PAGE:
Since the late 1980s, when Samuel Ramey established his dominion over the bass and bass-baritone repertoires, all those who aspired to the same throne had to sigh and wait their turn. Well, after last week's Frederica von Stade & Samuel Ramey recital, presented at the Belk by the Carolinas Concert Association, I can offer operatic scavengers a whiff of hope. Their day is coming.
But it ain't here yet.
There's plenty of hoarfrost on the roof these days, yet it's still a majestic mane. When Ramey ventures into his highest octave, he often straddles notes he used to hit cleanly, and there's a wobble as wide as the Missouri. But the distinctively rich voice can still fill the hall as few ever have, and when he launched into Jerome Kern's "Old Man River," the extra mileage on the aging larynx was, on balance, to his advantage.
Face it, when Ramey sings this grand old American anthem in the third person, we're hearing him in the first person. Nor did age stand between him and compelling renditions of the satanic trilogy he opened with ñ arias from La damnation de Faust, Faust, and Mefistofele. Ramey's mocking laugh still wells up from a lake of fire.
Age is more devastating on a mezzo's options, even when she's a Frederica von Stade, with a range crossing the boundaries of gender into the great trouser roles of Mozart and Strauss. In recital, however, she can turn back the clock convincingly in the lovely "Connais-tu le pays?" from Mignon without the need of cloaking herself in pitiable, wide-eyed naÔvetÈ.
Individually or together, von Stade and Ramey can still summon vast reserves of charm. A hint of the voltage came early with von Stade's jocund delivery of Offenbach's "Ah, que j'aime les militaires" -- with a snatch of the "Marseillaise" worked into Martin Katz's mischievous keyboard accompaniment. The humorous sparks really flew as Ramey and von Stade got down and barnyard silly in Copland's "I Bought Me a Cat" just before intermission. By the time that gem was over, I had a new respect for the cat's insouciant "fiddle-eye-dee."
With language barriers tossed aside, the duo could be thoroughly personable as Tin Pan Alley prevailed in the second half of the program. We didn't always get all the stanzas penned by the Gershwin brothers during the seven-song medley, but we were treated to full helpings of the introductory verses ñ a couple of them quite rare -- and a special "Carolina in the Morning" detour near the end of the "Let's Call the Whole Thing Off" duet.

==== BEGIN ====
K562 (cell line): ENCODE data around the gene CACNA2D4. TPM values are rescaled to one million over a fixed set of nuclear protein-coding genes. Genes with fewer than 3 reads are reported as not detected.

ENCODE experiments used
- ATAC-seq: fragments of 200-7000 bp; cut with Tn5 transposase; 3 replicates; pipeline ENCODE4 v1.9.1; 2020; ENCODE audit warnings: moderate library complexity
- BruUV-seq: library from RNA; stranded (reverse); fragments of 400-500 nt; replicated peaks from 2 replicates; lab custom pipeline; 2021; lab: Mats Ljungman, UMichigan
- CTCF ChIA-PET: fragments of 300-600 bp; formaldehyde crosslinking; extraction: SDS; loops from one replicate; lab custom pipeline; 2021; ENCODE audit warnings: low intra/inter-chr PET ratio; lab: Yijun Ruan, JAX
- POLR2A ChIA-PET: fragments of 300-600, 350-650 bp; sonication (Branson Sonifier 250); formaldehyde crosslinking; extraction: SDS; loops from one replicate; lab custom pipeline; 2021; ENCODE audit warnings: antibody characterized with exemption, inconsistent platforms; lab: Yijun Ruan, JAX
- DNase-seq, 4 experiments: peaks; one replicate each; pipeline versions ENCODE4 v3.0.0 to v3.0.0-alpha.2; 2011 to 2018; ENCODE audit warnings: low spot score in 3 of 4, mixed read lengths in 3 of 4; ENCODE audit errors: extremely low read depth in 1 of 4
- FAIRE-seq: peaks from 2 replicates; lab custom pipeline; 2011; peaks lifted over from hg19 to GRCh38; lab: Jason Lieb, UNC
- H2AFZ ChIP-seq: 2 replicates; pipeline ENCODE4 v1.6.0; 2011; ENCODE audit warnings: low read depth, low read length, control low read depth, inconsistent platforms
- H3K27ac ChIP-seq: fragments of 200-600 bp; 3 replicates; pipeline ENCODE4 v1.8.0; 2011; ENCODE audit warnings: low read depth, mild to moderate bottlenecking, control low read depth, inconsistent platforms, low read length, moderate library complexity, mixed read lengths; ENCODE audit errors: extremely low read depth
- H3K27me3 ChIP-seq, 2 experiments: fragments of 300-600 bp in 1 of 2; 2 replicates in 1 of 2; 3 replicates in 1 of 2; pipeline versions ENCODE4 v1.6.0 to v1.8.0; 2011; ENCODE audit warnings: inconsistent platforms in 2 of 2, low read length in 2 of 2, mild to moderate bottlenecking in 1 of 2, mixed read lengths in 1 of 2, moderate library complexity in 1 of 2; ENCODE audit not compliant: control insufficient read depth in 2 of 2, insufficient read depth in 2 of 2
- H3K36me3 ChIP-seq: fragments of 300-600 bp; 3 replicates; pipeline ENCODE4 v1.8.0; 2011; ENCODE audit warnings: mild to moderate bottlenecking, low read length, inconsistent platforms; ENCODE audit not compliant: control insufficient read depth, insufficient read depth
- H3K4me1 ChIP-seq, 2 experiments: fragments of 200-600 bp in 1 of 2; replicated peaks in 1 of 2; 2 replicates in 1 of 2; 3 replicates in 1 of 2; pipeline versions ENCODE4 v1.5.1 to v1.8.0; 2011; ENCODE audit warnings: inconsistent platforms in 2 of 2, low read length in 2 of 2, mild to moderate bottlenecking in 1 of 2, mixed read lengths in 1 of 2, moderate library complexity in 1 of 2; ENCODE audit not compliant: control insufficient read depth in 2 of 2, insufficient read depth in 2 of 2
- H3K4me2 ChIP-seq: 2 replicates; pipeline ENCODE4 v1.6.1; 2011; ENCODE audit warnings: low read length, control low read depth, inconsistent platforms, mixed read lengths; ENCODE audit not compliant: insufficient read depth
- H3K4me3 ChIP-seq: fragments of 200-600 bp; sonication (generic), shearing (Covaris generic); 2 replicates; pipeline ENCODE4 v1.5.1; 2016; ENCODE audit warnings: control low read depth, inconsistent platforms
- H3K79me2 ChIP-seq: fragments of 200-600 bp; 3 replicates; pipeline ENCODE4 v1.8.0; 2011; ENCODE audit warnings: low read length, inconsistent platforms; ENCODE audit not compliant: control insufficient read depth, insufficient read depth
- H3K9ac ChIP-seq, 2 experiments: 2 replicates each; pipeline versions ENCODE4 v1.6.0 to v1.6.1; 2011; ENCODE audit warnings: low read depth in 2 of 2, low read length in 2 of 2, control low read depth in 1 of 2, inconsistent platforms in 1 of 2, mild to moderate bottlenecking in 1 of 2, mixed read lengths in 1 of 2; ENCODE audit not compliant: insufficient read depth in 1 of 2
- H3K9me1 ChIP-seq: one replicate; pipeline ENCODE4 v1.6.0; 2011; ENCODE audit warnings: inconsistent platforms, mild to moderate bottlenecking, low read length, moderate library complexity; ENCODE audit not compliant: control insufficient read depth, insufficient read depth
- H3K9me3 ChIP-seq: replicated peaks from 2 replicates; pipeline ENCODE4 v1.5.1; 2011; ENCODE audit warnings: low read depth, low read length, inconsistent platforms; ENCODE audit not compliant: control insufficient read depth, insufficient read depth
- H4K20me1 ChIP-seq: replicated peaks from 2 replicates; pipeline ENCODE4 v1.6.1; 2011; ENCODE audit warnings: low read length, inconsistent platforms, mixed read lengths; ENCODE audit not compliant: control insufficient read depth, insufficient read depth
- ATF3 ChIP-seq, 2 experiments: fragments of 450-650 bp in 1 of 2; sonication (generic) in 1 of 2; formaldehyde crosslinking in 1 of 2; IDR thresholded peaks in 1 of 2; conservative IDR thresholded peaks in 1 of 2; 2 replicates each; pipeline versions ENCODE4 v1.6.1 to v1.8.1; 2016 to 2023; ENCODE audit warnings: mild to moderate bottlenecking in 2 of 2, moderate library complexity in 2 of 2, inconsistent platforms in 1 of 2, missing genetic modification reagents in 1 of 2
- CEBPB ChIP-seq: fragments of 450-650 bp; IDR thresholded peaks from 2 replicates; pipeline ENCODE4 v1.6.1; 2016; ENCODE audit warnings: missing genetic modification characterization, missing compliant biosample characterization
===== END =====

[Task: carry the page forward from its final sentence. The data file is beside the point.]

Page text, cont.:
Even more delectable was the "Old Fashioned Wedding" duet from Annie Get Your Gun, where both singers could show off their acting chops in headstrong fashion. Von Stade was at her soloing best in Sondheim's wistful "Send in the Clowns," while Ramey gilded everything he touched, triumphing over Katz's wretched accompaniment to "They Call the Wind Maria" -- a clear signal that he had more than enough in reserve for "Old Man River."
That isn't an encore anybody can top. Sensibly, neither tried. Instead, Ramey and von Stade came out jointly and sang a cute goodbye.
Three summers ago, when Sue and I were in Edinburgh for the International and Fringe Festivals, we missed our chance to attend the nightly Military Tattoo. So when the pipes, drums and Highland dancers of The Royal Scots Dragoon Guards marched into the Belk last Monday, I was determined not to miss out.
Sue, on the other hand, had no such determination and stayed home. Not a bad choice.
Dressed in bright red uniforms, plaid kilts, black fur hats at least twice the volume of their heads, and the necessary kit of sporrans, leggings, ribbons, sashes, and instruments -- brass, drums, cymbals, saxophones, and penny whistles -- the regiment arrived in two elaborate stages, played two national anthems, and established an atmosphere of marmoreal pomp. It's the sort of thing that could work nicely late on an August evening in front of an ancient spotlit castle. After a couple of pints of ale.
Likewise, the disembodied voice announcing various segments of the program seemed more attuned to an outdoor stadium than a concert hall. Late in the second half, the PA feed temporarily conked out, yielding an unforeseen revelation: when a bandleader dressed in one of those huge black cone hats feels that he must turn and look for some indication about what the hell is going on, he appears incredibly dopey. Keeping your baton raised does not preserve your dignity.
Of course, we all wouldn't have laughed if the Dragoons and Her Majesty's Coldsteam Guards hadn't been so precisely drilled all evening long. I do mean long. The ensembles played or danced to 38 tunes before joining us out in the lobby -- for intermission! To my surprise, I found myself warming to the music after the halftime mixer. Bagpipes and drums on "Caledonian Society of London," "Ashley's Thinning Napper," "Fanny Power," and the familiar "Scotland the Brave" brought back fond recollections of Edinburgh, the Isle of Skye, and the Scottish countryside.
"Highland Laddie" brought back less pleasant memories of my struggles with the Highland fling throughout rehearsals of Brigadoon, my first role in a musical. The fling won, sending me to an ER down in Columbia. It isn't nearly as easy as it looks.